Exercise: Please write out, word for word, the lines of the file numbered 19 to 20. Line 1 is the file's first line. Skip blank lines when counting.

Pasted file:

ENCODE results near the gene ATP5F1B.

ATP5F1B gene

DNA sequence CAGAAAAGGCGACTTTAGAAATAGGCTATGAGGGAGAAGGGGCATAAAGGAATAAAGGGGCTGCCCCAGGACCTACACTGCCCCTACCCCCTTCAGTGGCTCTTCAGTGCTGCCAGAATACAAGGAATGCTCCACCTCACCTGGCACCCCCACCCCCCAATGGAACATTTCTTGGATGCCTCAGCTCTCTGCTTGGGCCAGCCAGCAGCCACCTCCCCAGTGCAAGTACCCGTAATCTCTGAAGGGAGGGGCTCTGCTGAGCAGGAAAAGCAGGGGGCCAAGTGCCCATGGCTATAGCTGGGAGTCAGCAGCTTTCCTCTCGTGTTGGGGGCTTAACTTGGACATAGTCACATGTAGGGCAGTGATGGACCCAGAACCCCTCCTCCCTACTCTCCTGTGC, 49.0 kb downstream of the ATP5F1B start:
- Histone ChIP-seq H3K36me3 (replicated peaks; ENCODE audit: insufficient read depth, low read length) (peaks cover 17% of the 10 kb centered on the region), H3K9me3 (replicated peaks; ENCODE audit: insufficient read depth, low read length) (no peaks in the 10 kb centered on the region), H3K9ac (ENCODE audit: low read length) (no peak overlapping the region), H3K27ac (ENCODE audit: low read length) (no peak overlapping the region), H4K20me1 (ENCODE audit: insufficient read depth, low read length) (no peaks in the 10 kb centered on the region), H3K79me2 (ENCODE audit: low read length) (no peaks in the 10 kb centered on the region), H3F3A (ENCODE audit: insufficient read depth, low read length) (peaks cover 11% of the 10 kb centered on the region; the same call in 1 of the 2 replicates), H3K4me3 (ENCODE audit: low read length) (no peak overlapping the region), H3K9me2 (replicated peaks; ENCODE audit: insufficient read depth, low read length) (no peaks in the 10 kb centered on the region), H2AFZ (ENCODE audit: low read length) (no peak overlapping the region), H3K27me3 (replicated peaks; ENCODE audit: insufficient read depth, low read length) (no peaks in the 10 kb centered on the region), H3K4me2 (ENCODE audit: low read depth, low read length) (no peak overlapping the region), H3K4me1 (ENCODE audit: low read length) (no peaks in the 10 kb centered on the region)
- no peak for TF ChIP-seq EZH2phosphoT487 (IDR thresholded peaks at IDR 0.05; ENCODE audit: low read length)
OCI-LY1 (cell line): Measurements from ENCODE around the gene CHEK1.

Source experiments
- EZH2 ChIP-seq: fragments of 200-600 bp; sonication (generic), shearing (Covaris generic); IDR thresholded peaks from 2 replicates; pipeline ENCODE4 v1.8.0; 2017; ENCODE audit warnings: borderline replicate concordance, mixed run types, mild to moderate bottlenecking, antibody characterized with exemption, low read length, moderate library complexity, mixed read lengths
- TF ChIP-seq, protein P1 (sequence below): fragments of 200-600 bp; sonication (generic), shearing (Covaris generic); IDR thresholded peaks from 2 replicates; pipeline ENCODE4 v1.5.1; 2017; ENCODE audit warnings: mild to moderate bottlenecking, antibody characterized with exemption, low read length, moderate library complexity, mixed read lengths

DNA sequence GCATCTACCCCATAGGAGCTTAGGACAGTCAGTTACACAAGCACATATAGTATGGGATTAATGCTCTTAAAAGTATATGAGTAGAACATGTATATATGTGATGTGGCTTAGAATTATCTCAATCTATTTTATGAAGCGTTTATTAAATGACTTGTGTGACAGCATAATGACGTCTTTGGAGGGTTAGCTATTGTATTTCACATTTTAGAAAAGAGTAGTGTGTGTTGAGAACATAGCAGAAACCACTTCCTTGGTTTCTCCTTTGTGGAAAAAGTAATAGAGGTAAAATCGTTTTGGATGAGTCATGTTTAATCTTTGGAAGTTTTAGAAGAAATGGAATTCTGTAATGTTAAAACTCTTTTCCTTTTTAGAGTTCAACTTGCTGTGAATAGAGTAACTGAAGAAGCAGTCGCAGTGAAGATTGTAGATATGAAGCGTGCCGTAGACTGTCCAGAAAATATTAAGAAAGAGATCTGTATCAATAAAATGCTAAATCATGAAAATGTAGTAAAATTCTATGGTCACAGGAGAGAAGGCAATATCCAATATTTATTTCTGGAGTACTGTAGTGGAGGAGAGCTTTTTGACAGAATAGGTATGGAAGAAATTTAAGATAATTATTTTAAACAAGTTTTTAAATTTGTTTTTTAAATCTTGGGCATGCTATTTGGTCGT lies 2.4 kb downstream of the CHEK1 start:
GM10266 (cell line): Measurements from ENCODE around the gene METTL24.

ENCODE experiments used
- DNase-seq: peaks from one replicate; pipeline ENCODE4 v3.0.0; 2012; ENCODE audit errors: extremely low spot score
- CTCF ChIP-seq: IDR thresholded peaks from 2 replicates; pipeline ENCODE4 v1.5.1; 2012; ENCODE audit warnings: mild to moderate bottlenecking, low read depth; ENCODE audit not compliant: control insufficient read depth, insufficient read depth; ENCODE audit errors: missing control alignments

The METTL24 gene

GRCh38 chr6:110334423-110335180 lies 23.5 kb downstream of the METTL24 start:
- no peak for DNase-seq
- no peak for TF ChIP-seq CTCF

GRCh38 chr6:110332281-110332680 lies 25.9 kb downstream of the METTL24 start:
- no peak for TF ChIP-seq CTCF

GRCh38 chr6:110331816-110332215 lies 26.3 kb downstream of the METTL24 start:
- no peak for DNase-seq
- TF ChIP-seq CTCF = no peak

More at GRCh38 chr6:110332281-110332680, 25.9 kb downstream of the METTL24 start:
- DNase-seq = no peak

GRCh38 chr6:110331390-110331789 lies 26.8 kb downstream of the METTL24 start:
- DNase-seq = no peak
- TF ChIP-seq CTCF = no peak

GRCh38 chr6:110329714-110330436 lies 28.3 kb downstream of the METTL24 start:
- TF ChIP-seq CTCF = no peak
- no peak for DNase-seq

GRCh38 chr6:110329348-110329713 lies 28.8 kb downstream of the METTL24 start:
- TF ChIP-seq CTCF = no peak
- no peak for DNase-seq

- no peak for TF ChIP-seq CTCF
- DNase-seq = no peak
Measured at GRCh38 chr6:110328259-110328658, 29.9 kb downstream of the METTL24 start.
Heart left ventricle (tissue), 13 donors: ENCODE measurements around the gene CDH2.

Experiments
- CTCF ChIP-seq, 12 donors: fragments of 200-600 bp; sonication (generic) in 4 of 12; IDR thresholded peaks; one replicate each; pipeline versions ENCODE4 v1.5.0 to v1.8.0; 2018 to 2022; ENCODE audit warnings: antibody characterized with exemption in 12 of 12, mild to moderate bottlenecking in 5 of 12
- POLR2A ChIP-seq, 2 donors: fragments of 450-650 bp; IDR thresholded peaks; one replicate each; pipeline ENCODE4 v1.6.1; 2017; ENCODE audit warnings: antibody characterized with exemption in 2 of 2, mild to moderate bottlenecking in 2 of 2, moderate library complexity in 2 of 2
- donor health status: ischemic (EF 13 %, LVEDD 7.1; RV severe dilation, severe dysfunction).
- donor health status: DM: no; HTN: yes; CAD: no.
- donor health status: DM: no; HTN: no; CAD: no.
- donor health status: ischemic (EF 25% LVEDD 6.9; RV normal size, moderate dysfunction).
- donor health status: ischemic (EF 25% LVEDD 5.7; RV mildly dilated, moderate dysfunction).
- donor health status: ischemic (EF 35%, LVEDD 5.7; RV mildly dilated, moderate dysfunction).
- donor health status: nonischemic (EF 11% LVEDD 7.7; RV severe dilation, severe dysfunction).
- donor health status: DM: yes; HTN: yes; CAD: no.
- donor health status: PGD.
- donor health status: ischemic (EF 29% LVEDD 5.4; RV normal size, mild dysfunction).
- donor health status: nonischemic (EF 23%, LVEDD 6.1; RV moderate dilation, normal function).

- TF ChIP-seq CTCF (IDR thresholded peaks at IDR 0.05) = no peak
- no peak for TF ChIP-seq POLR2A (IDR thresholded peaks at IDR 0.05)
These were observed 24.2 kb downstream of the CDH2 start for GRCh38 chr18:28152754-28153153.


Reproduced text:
GRCh38 chr6:110332281-110332680 lies 25.9 kb downstream of the METTL24 start:
- no peak for TF ChIP-seq CTCF